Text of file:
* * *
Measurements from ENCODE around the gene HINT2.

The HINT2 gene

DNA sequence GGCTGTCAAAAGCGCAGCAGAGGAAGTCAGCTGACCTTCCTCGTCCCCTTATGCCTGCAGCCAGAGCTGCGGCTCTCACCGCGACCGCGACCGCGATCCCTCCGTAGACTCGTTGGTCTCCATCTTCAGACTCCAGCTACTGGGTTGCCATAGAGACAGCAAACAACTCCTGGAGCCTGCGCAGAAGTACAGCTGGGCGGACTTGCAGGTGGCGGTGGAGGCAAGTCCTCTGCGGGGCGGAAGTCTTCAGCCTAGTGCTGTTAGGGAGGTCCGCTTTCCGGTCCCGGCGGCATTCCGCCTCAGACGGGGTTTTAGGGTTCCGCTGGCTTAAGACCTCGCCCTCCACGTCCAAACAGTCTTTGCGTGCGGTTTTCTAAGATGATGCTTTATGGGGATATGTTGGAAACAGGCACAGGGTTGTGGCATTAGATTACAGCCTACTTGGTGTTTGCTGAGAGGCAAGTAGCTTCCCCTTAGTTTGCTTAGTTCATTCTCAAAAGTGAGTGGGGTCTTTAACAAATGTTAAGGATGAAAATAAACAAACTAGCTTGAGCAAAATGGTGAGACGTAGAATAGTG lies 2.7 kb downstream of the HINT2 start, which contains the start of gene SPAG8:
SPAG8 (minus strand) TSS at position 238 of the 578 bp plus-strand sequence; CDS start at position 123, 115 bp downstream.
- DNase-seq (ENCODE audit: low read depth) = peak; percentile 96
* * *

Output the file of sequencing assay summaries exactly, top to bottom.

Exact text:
Measurements from ENCODE around the gene HINT2.

The HINT2 gene

DNA sequence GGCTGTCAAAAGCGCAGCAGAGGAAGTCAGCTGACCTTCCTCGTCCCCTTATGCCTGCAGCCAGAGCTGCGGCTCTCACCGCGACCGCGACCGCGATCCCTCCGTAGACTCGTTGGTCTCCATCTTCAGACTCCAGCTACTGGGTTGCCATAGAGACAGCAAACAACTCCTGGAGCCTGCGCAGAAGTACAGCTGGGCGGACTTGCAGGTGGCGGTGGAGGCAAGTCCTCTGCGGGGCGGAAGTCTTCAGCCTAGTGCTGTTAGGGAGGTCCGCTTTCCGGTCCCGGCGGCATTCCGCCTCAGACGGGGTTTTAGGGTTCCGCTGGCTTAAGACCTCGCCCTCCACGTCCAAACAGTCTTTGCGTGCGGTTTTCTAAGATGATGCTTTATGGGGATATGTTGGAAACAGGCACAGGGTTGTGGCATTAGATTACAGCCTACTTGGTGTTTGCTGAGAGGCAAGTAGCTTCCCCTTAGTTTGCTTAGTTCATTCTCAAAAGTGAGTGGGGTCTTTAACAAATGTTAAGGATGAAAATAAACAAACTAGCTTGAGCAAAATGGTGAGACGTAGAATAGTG lies 2.7 kb downstream of the HINT2 start, which contains the start of gene SPAG8:
SPAG8 (minus strand) TSS at position 238 of the 578 bp plus-strand sequence; CDS start at position 123, 115 bp downstream.
- DNase-seq (ENCODE audit: low read depth) = peak; percentile 96